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Re: emacs documentation for (La)TeX


From: Brad Collins
Subject: Re: emacs documentation for (La)TeX
Date: Fri, 26 Dec 2003 10:10:17 +0700
User-agent: Gnus/5.1002 (Gnus v5.10.2) Emacs/21.3 (windows-nt)

Kai Grossjohann <address@hidden> writes:

> Joe Corneli <address@hidden> writes:
>
>> The main difference between info lookup and describe-function is that
>> the latter (typically) has links to the source, whereas the former
>> doesn't.
>
> Ah, links to the source.  That is useful indeed.

Well it links to the *documentation* in the source, not the whole source
itself.

The wonderful thing is that C-h f/m/c are internal documentation--it's
in context with what you are doing or looking at in a way that an
external manual--even the very good info manuals, can not do.

This is why Emacs is called a self-documenting editor--because it not
not only lets you peek under the hood to see what's going on, it tells
you exactly what's going on why you do it.

Try 'C-h k h" 

,----[ C-h k h ]
| h runs the command self-insert-command
| (self-insert-command N)
|    which is an interactive built-in function.
| 
| Insert the character you type.
| Whichever character you type to run this command is inserted.
`----

This really blew me away when I first saw it.  Typing the 'h' key runs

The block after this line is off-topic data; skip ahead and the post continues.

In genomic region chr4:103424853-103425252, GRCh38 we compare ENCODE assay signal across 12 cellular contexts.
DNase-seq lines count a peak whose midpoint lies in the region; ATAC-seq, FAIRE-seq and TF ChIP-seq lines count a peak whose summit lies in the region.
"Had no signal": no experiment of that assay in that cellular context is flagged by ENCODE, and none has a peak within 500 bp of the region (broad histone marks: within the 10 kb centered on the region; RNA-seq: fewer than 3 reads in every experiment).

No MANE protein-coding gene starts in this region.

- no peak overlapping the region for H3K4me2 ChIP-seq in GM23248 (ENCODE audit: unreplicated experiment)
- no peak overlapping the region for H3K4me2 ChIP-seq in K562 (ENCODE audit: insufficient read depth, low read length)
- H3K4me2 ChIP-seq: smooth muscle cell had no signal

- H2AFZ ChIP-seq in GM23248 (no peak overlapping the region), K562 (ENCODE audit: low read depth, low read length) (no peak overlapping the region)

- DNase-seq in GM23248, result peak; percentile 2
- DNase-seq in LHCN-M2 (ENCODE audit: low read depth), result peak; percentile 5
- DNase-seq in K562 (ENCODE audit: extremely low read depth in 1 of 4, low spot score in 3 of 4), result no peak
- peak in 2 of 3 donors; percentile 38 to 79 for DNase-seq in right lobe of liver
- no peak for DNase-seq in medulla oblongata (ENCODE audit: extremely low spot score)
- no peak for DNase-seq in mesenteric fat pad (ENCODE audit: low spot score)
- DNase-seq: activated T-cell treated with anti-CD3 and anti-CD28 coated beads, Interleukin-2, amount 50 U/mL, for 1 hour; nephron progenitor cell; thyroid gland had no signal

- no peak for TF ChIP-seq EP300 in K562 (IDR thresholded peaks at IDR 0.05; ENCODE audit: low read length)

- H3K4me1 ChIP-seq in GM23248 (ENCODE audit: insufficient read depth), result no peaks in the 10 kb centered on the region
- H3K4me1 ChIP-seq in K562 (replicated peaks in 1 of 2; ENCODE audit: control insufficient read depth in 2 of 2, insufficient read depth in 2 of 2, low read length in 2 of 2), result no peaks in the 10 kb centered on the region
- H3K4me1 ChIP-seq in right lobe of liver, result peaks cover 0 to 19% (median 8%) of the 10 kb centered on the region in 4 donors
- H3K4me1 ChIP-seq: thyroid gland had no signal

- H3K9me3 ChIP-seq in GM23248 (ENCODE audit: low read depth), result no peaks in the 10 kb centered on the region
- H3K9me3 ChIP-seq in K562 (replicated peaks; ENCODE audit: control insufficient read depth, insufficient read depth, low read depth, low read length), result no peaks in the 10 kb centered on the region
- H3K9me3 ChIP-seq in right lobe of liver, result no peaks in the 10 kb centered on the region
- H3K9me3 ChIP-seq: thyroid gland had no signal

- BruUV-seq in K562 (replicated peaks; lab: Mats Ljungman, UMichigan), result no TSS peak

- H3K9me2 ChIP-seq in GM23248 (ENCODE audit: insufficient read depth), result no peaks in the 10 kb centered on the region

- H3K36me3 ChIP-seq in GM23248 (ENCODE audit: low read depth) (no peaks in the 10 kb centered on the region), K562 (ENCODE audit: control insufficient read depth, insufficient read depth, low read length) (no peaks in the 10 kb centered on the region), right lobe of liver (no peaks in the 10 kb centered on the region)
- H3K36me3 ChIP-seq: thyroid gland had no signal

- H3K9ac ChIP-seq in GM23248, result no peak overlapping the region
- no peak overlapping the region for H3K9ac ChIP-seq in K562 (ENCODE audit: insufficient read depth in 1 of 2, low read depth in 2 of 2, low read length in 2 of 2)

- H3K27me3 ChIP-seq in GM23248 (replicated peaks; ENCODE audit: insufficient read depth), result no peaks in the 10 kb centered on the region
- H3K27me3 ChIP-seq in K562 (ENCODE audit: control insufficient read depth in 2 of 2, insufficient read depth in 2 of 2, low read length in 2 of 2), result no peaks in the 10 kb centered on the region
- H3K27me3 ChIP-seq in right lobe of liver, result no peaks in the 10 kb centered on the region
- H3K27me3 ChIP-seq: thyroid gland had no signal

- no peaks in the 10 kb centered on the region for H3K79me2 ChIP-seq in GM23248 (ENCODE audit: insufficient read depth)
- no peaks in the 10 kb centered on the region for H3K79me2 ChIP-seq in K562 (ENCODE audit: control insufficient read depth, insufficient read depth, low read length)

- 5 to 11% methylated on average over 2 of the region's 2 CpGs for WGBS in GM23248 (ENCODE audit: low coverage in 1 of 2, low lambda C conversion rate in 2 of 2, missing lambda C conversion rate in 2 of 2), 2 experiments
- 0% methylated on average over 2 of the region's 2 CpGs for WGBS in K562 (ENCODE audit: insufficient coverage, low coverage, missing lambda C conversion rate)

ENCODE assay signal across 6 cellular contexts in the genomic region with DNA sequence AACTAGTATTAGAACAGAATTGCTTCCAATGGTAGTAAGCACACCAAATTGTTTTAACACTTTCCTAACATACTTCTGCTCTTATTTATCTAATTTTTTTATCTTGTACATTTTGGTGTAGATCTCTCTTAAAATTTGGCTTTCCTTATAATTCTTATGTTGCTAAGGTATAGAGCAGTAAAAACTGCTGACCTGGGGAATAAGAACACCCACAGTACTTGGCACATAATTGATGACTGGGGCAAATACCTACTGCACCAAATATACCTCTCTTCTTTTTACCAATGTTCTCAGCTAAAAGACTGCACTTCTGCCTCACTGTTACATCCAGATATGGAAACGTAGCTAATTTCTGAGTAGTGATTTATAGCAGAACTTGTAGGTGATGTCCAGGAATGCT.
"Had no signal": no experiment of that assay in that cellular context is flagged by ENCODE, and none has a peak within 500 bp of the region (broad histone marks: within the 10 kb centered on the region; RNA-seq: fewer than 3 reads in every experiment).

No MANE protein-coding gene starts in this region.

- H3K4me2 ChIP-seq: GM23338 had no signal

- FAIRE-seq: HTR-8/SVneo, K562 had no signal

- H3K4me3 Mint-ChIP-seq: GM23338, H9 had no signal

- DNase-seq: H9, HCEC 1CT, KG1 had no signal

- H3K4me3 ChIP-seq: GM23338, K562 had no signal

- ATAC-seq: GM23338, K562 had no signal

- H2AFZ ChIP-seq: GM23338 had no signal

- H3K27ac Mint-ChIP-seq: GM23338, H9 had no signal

the command self-insert-character which inserts the character into the
buffer. 

The question that I think many people would ask is, why would
I need or even want to know this?

This is what sets Emacs apart from everything else in the world of
software--it changes the relationship that the user has with the
software and encourages you to understand and tinker with everything.

Emacs forces you to drop your illusions about text and to understand
that practically everything in computing is just plain text when you
boil away the fat and fur.

This explains the obsession that people who have drunk the Emacs
Cool-Aid have with trying to do everything in Emacs.  After you
understand that, say email, is just plain text, you want to start
using the power of Emacs to edit and work with. 

So if Emacs is an editor, for editing text, you can also think of
Emacs itself as a collection of text files (written in elisp) which
can in turn be edited by Emacs.  The purpose of Emacs then, (at least
one reason) is to edit Emacs....

b/

--
Brad Collins
Chenla Labs
Bangkok, Thailand





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